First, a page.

On a personal note, I was fortunate to see Michael Jordan play live just once, and yes he was that good.  Though he had his comeback, this is the way I will always think of and remember Michael Jordan, leaving the game on top…what a moment.


1 Comment

Filed under Coaching, Sports

And a Few More – Olympic Lessons

In the spirit of the closing ceremonies – here are a few additional lessons learned, or at least reinforced thanks to the Olympics.

If there is one thing Vancouver 2010 taught us yet again, there is a huge value in just being nice.  Seriously, who in the world does not like Canada?  The Canadians are able to earn the respect of the world by just being nice.  Not everything went exactly to plan, and yes there was even tragedy, but in the end being nice and trying tends to win over even the greatest skeptics.

To all who toil in relative obscurity, there is the U.S. Men’s Nordic Combined  Team.  After 86 years of being shut out, along comes an amazing series of medals in both the team and individual events.  And a special nod to Billy Demong for his “hat trick” of a gold medal, an accepted marriage proposal and being chosen by his team to be the flag bearer for the closing ceremonies.  All that work that no one sees does eventually pay-off.  Sometimes, in a really big way, on a really big stage.

To Steve Holcomb and the U.S. 4 man bobsled team – another drought broken – only 62 years on this one.  But in Steve Holcomb, a reminder to all that sometimes champions do come in the all too usual shapes and sizes.  It is rare to see, but sometimes the best can really look like the guy down the street, belly and all.  Never make a judgement on the competition, or anyone else, just based on looks.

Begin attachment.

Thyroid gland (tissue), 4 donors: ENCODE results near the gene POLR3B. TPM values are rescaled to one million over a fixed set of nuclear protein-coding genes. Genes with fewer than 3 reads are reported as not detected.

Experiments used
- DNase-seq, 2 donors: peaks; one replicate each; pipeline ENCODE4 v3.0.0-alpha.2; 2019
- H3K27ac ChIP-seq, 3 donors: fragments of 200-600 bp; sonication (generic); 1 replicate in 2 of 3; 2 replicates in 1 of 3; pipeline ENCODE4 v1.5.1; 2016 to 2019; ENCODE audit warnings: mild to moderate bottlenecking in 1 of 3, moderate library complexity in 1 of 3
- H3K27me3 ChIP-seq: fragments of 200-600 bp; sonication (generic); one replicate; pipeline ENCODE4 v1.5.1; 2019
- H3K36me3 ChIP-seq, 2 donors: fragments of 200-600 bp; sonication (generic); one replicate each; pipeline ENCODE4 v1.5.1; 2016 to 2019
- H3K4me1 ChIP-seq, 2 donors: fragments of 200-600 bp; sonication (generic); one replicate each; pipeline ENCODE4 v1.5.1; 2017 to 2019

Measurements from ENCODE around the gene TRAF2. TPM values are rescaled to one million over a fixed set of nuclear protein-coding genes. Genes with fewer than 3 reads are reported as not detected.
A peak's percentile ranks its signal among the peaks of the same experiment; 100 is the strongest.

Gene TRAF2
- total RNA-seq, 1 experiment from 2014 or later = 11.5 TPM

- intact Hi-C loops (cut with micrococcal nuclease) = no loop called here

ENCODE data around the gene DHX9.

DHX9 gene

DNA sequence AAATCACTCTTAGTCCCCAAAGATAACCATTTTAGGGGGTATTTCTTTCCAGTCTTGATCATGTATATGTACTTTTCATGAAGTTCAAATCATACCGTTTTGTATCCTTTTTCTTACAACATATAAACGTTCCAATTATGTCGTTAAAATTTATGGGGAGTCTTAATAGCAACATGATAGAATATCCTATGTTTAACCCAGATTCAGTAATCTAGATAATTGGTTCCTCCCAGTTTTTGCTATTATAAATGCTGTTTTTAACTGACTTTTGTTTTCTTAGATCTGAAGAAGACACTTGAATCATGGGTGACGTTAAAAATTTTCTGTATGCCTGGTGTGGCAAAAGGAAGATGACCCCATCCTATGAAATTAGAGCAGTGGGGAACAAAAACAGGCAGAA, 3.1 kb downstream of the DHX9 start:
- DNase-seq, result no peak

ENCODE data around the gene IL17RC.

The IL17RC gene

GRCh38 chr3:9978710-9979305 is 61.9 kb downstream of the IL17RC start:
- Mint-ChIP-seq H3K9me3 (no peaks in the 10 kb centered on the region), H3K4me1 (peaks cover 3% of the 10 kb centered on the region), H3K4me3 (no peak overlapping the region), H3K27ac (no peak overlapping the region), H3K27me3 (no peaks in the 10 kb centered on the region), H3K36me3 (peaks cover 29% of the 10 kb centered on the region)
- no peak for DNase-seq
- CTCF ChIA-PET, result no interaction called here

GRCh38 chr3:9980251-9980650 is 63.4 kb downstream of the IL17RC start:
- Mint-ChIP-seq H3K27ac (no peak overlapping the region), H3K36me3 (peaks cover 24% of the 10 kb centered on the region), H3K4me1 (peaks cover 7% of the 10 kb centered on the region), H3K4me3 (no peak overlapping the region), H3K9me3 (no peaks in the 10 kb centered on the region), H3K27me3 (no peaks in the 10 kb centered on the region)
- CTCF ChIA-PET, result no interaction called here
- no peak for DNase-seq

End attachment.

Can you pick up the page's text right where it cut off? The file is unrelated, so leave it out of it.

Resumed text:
The ability to compartmentalize and focus on the task at hand is just a part of life.  In good times and bad, in adversity or elation, joy or anguish, there is a very real need to be able to push all other issues to the side and focus on what has to be done.  Joanne Rochette showed amazing focus in the face of unimaginable loss.  It was a powerful and harsh reminder that there are times when we must compartmentalize and push forward – for us and for those who are counting on us.

And lastly, to the Canadian Women’s Hockey Team – finally somebody just flat-out has fun after winning gold.  Of course it is hockey, and it is Canada, but a post match celebration complete with Molson and cigars on the ice – well done.  And to Steve Keough, the Canadian Olympic Committee spokesman and his comments about the teams post game fun: “In terms of the actual celebration,” he said, “it’s not exactly something uncommon in Canada.”  Awesome!  In our all too sterile and politically correct, hide our emotions and only have “fun” within the bounds of “proper decorum” world,  it is so nice to see a team just enjoy the moment on their terms.  And to see “management” back their people – incredibly refreshing.  Well done on all fronts.

Yes the Olympics are a grandiose ideal.  A utopian vision of peace and harmony, of athletic competition in the name of excellence for the sole purpose of bringing people together.  Reality says it is a money-making machine.  Packaged and feed to us in a sterilized and commercialized manner.  The cynic says it is all corporations and sponsors, or just state sponsored propaganda wrapped up in an outlandish ideal of fringe sport silliness.  Whatever.  Sometimes it is worth it every few years to take a few moments and take in the spectacle that is Olympic sport.  Maybe we might learn a lesson or two along the way.

Leave a comment

Filed under Current affairs, leadership, Sports